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Composite Bat Update

Posted 2/21, 2011

By Little League Communications Division
January 20, 2011

The first test result has been received at Little League International regarding composite-barreled bats for use in the Little League (Majors) Division and below. Little League has created a list for those bats that receive waivers of the moratorium that was enacted on Dec. 30, 2010.
Little League International’s moratorium on the use of composite bats extends to all of its baseball divisions, including the Little League (Majors) division.
Information on the composite baseball bats that have received waivers of the moratorium for the Little League (Majors) Baseball Division and below can be found here:
http://www.littleleague.org/learn/equipment/approvedcompbatssmall.htmThe list will be updated as more information comes into Little League.
Information on the composite baseball bats that have received waivers of the moratorium for the Junior, Senior, and Big League Baseball Divisions of Little League can be found here:
By definition, a moratorium is: An authorized delay or stopping of some specified activity. As applied by Little League International, the moratorium disallows the use of all baseball bats constructed with composite material in its barrel unless a specific model shows in laboratory testing that it will not exceed the standard that is printed on the bat, after the bat is broken in.
There is a process through which manufacturers can submit individual models for a possible waiver if they wish to seek it. Individual bat models are tested at an independent laboratory, and the results are conveyed to the manufacturer. If the manufacturer provides the results to Little League, and the bat passes the test, it will be noted on one of the two lists noted above.
Wooden and aluminum metal/alloy bats are not subject to the moratorium. Bats that have only a metal or alloy barrel (and no other material, unless it is in the end cap of the bat), and if it meets the other standards (length, diameter, etc. for the respective division in which it is used) are not subject to the moratorium, regardless of the composition of the handle or the transition to the barrel.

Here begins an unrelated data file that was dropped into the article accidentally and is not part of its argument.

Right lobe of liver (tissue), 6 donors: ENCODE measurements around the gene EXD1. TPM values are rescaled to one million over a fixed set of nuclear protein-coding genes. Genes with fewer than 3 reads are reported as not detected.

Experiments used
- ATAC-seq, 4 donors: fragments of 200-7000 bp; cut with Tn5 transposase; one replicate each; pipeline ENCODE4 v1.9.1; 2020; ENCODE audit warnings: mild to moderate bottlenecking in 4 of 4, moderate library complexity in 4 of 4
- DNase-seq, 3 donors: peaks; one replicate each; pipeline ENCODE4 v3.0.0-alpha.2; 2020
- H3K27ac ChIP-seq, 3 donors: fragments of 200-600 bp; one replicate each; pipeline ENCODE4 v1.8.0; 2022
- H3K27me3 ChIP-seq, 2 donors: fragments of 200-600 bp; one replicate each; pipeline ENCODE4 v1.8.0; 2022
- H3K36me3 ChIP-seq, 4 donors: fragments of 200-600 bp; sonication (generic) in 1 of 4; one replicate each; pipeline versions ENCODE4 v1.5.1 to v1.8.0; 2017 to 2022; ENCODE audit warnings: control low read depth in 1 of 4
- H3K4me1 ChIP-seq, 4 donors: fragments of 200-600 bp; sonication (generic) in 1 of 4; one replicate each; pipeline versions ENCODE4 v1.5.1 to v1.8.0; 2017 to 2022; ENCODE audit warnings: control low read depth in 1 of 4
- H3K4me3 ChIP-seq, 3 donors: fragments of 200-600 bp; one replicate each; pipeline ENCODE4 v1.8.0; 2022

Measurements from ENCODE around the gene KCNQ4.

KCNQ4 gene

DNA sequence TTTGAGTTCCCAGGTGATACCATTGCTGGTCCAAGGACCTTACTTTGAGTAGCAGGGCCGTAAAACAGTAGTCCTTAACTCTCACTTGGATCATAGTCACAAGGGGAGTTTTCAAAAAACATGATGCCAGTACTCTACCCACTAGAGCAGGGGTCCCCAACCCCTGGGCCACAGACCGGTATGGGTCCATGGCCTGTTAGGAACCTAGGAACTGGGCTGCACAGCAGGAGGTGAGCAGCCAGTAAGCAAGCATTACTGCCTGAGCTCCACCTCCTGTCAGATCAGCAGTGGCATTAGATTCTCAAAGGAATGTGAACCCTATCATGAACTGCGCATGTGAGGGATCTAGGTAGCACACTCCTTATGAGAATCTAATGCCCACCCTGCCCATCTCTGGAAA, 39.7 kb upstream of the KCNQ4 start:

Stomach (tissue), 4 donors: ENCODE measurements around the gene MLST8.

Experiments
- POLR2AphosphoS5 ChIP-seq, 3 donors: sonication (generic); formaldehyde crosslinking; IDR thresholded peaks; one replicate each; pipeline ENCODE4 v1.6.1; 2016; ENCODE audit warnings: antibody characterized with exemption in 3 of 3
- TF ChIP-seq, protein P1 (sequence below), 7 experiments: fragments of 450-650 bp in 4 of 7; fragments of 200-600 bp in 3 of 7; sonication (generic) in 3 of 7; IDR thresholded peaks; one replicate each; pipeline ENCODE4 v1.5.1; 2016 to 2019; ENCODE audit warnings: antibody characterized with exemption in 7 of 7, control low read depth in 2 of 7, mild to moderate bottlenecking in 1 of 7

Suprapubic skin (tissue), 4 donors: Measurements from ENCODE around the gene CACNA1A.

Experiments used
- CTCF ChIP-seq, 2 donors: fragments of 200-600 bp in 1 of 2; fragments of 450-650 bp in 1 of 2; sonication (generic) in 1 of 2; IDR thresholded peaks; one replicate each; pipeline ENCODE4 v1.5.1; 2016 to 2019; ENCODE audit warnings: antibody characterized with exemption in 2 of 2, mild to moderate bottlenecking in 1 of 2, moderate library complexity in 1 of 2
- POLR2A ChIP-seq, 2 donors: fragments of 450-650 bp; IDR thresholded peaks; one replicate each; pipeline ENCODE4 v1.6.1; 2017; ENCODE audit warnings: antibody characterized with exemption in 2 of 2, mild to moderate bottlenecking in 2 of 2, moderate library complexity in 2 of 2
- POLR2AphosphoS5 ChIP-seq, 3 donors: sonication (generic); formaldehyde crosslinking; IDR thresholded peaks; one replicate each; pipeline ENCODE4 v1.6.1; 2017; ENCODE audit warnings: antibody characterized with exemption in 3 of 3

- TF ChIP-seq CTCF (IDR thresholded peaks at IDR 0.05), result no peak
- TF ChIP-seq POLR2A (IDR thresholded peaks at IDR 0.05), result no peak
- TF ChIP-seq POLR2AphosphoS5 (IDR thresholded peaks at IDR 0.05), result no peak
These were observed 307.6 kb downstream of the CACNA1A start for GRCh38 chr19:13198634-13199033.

A listing of licensed, non-wood/non-composite baseball bats for use in the Little League (Majors) Division and below can be found here: http://www.littleleague.org/Assets/forms_pubs/2011ApprovedNonWoodBatList.pdfThis list also may be updated frequently.
Because of the moratorium, several common questions have arisen. We have addressed the most common questions in a Frequently-Asked Questions page here: http://www.littleleague.org/media/newsarchive/2010/Sep-Dec/LLBBCompositeBatMoratoriumFAQ.htm
If you have further questions, we encourage you to sign on to Little League’s Facebook page. At that page, over the past few days, Little League International staff has answered hundreds of questions regarding the moratorium. The Little League Facebook page is here: http://www.facebook.com/LittleLeagueBaseballAndSoftball
Little League International first placed the moratorium on composite bats in the Junior, Senior, and Big League Baseball Divisions of Little League. Subsequent to that moratorium, scientific research that began on October 18, 2010, showed the need for the same moratorium on composite-barreled bats with 2 1/4 inch barrels as well. Starting in September, and throughout the following weeks, this information was conveyed multiple times to every local Little League, every district, to the media, on Facebook, on the Little League web site, and to more than 250,000 parents who had signed up to receive updates from Little League International.
The original announcement regarding the moratorium, enacted on September 1, 2010, is here: http://www.littleleague.org/media/newsarchive/2010/Sep-Dec/CompositeBatMoratium.htm
The moratorium on composite bats, which now applies to all baseball divisions of Little League, does not apply to any softball divisions of Little League.